Last week a library in Hertfordshire, England, put new restrictions on who could check out certain materials. Children under 16 can no longer check out graphic novels shelved in the adult section. A parent complained after she was able to check out graphic novels such as Fatale with her ten year old’s library card. She
Last week a library in Hertfordshire, England, put new restrictions on who could check out certain materials. Children under 16 can no longer check out graphic novels shelved in the adult section. A parent complained after she was able to check out graphic novels such as Fatale with her ten year old’s library card. She bemoaned the fact that this made her feel that she “cannot let my children go anywhere without supervision.” The parent is part of a campaign called Child’s Eyes that works to keep adult content away from children. Pictured in the article is the adult graphic novel section, and includes the following: The Unwritten, Green Arrow, Spider-Man, Punisher, the Dark Tower series, The Walking Dead, and others.
All of which should be available to anyone to check out.
My mother had a rule – if I wanted to read something, I could. She screened movies and TV shows to a point, but she trusted me to self-police my books and comics. I remember picking up Stephen King’s Misery. My mom raised an eyebrow but didn’t say a word. When I brought the book back about an hour later, she asked me what I thought, and I told her I didn’t want to read any more of it. The violence and explicit language was a little too much for me at that age. I think I grabbed one of my grandfather’s Xanth books instead. While some may question the wisdom of letting a middle-schooler read Stephen King, it was my mother’s responsibility to talk to me and make sure I had context for it, not the library’s duty to police what I was reading.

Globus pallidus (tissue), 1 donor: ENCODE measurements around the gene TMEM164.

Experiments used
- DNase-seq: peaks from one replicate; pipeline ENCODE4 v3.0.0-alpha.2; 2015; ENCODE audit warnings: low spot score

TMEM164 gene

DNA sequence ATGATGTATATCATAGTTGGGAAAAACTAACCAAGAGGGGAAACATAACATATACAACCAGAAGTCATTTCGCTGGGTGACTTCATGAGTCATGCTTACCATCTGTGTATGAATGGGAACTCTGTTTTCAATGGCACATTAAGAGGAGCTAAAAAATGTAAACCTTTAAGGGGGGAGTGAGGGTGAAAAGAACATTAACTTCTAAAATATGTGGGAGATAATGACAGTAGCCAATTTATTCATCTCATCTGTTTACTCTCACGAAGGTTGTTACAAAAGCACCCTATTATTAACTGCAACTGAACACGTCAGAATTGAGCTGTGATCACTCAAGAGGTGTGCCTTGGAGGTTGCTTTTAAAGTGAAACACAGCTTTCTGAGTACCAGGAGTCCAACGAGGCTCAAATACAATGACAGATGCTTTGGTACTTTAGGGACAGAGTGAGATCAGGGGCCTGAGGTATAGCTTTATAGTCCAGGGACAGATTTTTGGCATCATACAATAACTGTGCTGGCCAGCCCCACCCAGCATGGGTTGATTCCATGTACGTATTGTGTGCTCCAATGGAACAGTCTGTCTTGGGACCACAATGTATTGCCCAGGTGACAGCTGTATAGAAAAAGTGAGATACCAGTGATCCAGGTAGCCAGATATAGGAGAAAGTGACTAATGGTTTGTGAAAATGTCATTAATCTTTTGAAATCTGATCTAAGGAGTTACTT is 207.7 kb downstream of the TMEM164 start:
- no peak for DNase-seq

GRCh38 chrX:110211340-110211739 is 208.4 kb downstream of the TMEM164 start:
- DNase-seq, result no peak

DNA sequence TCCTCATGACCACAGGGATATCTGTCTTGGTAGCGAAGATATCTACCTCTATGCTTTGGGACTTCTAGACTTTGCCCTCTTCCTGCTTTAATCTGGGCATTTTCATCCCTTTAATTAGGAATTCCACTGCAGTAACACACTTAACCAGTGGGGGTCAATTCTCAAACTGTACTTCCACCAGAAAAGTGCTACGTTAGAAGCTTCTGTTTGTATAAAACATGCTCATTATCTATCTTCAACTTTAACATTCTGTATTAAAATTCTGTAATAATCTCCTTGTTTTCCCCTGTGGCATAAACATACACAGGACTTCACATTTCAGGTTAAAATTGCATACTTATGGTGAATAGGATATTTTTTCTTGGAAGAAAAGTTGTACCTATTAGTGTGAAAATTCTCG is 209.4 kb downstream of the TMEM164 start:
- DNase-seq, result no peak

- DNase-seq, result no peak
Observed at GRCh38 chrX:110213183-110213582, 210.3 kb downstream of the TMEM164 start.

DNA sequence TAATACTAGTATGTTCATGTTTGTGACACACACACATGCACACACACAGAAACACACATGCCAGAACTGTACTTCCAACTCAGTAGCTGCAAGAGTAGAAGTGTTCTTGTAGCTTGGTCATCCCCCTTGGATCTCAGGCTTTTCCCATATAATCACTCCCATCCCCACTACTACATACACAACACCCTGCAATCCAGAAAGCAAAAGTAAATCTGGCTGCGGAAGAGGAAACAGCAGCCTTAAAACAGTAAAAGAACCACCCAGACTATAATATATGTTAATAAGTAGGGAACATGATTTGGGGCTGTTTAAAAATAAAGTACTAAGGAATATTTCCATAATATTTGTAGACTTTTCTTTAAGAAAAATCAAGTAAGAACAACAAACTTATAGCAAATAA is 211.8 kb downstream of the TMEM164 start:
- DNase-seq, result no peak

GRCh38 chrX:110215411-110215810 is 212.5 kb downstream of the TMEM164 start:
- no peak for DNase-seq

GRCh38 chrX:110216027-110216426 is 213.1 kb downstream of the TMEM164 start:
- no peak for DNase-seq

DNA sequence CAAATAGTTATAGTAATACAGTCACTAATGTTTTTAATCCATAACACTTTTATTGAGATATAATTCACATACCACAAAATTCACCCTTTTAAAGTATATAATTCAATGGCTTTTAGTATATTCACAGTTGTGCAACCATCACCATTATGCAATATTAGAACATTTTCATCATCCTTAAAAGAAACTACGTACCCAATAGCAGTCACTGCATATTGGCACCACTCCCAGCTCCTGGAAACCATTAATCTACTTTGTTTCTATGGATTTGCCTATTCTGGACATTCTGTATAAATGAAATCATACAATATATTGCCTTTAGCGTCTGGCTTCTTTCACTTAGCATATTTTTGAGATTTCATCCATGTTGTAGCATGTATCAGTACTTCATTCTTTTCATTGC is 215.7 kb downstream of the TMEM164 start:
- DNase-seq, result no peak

This freedom to try challenging books fed into a lifelong reading habit for me. Books weren’t just something assigned for school, but something I read for enjoyment and to broaden my understanding of the world. Some of the content in graphic novels and books can be difficult, but so are kid’s lives. When social issues such as sexual violence, LGBTQA content, and other challenging subject matter is removed from reach, that’s one more avenue closed for people who may need to know they’re not alone. Sometimes kids need to read about things their parents may not approve of.
Margaret Atwood’s The Handmaid’s Tale taught me about horror, both political and personal, in a visceral way that I wasn’t prepared for, but I grew into that knowledge. My experiences gave that book depth, made it a touchstone that moved parallel to me, instead of a later discovery. Charles de Lint’s books showed me that fairy tale heroines can be scarred, and not just untouched pretty girls that sit out of reach of life’s ugly parts, which was something I really needed to hear. Going back to Stephen King – he taught me that sometimes monsters wear a human face, and sometimes they can be defeated. These were lessons that were hard for a younger me to learn, but the adult I’ve become is based on that.
Right now Gail Simone is posting about reading programs on Twitter, and people are sharing their stories of how school either severely hampered or encouraged their reading habits. Reading Rainbow, an amazing program aimed at encouraging children to read, just hit over its goal of a million dollars to bring its content to schools everywhere. With our current illiteracy rates, kids should be encouraged to read, not reined in by parents who want to restrict what other people do.